Chinese President Xi Jinping and Russian President Vladimir Putin are in the midst of a budding bromance.
The two strongmen celebrated Mr Putin’s last birthday over vodka and Russian sausage and afterwards Mr Xi called the Russian President his best, most intimate friend.
With the two cosying up to Iran, many in the West are worried about a new “Axis of Autocrats” emerging.
The China-Russia relationship, of course, has been helped along by a common enemy: US President Donald Trump, who has recently slapped more sanctions on Russia and more tariffs on China.
Mr Putin and Mr Xi have met 26 times and will meet again later next month. Their nations are forging the deepest and strongest relationship since their last formal split in 1979 when Russia was the Soviet Union.
Their biggest ambition is to thwart American dominance in the world order and, with help from Iran, they are proving effective in shaping events from Syria to North Korea.
Senior Associate Professor Stephen Nagy from Tokyo’s prestigious International Christian University has been carefully watching the geopolitical plates shift over the past decade and says the new Russia-China partnership is more a marriage of convenience.
“China is feeling the heat, so by strengthening relations with Russia, stressing comradeship between Xi Jinping and Vladimir Putin, the growing economic and military tie — this is a way to send a message to the United States that China does have options and Russia is a powerful option that can provide energy resources as well.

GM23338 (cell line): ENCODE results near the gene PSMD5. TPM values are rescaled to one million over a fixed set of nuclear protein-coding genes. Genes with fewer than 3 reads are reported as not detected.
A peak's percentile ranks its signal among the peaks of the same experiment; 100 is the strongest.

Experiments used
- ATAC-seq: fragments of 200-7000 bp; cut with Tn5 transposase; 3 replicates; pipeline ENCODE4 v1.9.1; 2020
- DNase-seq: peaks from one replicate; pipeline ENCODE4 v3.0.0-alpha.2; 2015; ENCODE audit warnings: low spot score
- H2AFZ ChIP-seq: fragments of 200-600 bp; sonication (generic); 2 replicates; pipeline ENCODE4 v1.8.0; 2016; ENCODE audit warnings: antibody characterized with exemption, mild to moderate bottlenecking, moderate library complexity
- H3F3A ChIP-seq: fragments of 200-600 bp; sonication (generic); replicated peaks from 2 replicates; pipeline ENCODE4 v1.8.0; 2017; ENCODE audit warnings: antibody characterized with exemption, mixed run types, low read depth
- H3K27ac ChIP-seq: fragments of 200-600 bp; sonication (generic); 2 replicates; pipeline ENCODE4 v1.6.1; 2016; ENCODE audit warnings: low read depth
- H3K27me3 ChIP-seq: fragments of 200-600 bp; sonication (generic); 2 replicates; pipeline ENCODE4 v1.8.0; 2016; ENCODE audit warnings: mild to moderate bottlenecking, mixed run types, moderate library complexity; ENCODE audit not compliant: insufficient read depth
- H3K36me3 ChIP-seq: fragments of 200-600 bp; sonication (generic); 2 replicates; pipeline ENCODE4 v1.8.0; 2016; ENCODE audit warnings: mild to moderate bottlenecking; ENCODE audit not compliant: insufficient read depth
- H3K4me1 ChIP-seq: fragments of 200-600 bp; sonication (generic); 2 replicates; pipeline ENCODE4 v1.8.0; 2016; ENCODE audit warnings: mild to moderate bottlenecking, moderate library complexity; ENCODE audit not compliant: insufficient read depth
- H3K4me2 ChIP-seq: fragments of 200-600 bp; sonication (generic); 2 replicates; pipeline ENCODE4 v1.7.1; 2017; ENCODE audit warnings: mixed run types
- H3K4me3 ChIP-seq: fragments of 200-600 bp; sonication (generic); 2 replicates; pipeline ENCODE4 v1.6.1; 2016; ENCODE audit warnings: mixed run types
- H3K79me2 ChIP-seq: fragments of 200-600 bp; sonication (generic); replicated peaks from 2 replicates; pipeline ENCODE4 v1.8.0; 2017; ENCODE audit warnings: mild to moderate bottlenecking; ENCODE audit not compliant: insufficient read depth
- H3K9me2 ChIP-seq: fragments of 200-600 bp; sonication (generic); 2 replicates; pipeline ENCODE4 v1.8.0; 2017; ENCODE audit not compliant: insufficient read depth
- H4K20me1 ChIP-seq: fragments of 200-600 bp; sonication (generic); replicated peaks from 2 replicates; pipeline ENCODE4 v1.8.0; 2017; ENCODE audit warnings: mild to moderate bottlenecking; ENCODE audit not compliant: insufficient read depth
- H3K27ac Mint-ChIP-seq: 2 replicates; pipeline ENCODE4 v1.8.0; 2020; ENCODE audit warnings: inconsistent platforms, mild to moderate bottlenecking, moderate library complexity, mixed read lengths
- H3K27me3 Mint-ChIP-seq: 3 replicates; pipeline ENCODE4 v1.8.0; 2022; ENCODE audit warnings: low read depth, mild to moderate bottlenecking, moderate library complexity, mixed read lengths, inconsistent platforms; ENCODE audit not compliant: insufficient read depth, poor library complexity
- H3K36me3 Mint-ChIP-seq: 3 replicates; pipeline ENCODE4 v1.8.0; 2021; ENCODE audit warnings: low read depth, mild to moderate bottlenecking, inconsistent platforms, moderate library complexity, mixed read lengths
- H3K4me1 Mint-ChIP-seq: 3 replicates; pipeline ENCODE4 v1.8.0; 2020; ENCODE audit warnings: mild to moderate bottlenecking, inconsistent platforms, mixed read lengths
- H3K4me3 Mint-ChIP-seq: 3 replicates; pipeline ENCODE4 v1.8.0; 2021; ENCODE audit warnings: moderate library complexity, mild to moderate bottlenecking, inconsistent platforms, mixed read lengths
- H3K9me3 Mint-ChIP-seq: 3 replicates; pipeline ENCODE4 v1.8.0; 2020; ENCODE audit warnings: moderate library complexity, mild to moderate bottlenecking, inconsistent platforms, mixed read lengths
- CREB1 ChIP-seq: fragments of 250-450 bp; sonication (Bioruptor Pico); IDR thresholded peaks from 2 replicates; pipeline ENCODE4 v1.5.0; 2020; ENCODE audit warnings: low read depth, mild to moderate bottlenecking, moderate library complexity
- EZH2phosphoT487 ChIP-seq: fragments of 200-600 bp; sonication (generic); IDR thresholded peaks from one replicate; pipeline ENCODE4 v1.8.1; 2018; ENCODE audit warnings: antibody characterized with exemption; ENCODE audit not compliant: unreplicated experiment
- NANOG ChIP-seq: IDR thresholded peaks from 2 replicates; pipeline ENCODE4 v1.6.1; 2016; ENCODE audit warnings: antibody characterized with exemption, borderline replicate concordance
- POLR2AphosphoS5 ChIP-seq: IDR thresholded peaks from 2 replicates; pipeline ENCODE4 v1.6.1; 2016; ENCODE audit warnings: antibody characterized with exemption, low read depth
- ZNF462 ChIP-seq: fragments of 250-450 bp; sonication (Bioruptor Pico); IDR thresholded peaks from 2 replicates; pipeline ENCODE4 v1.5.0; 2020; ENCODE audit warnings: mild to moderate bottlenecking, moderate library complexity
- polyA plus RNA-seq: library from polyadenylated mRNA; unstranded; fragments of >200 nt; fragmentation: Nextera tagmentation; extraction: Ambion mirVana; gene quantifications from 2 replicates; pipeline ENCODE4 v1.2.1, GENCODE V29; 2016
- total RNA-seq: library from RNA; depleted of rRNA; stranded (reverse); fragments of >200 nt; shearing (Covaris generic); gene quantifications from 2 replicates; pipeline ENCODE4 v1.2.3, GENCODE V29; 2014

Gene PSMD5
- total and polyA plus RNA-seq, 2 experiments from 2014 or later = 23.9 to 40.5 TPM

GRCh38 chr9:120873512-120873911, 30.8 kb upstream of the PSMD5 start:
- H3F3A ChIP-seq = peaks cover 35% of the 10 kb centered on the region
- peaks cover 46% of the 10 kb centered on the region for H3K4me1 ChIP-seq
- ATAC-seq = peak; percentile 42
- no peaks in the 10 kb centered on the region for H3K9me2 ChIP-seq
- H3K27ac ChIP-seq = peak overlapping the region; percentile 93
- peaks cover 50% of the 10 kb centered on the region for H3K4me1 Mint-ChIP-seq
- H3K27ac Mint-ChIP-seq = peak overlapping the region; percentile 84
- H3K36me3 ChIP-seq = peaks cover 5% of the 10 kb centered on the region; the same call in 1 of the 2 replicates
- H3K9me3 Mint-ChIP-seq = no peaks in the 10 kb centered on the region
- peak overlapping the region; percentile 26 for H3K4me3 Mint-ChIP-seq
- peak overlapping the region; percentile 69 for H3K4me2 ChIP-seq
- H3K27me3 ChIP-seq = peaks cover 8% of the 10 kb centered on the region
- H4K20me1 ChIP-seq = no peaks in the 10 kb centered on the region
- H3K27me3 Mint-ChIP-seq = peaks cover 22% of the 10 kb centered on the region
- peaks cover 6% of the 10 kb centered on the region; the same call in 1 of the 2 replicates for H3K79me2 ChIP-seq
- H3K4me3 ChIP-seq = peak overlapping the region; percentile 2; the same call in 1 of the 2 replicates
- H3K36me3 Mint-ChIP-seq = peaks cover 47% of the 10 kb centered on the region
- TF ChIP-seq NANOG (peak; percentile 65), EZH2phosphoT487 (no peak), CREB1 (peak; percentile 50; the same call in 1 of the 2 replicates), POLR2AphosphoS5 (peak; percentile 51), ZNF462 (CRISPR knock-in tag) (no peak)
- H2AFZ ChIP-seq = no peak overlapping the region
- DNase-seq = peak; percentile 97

“It’s also, importantly, an ideological partner that appreciates authoritarianism.”
But Professor Nagy said real ties were developing.
Last year two-way trade was up 20 per cent to more than $100 billion and, critically, Russia has become China’s biggest and most secure supplier of crude oil.
“This is a real shift. Before we didn’t have much of a trade relationship between the two states. This is an important indicator that both states see each other as important partners.”
The most significant turnaround though is their military relationship. They now conduct joint military exercises from the Sea of Japan to the Mediterranean.
For decades, Russia resisted selling its most advanced military equipment to China but not anymore.
“If we look back 15 years the Russians only provided second or third-grade military hardware to China but today Russia is providing top-grade military technology and equipment. This is indicative of a strategic shift on the Russian side,” Professor Nagy said.
In the longer term Russia may have more to fear from a rising aggressive China, but for now, Professor Nagy said the two acting in unison was an effective way to confront the US without leading to direct conflict.
“We are not going to see China push back directly against the United States, but it will build capabilities and capacities with countries like Russia that can contribute to its social and economic stability and the ability of both to push back indirectly against the US.”
Looking back at history, it seems unwise for the US to stimulate the formation of a powerful Chinese-Russian axis.
One reason the United States won the Cold War was it befriended China in 1972 and together they confronted the Soviet Union. The Soviet Union’s downfall only took 20 years from there.
And the architect of that move, master political strategist Henry Kissinger, has apparently counselled Mr Trump to pursue “a reverse Nixon China strategy” by seeking to befriend Moscow to isolate Beijing.
It’s an acknowledgement of how the Russia-China relationship can define the world order.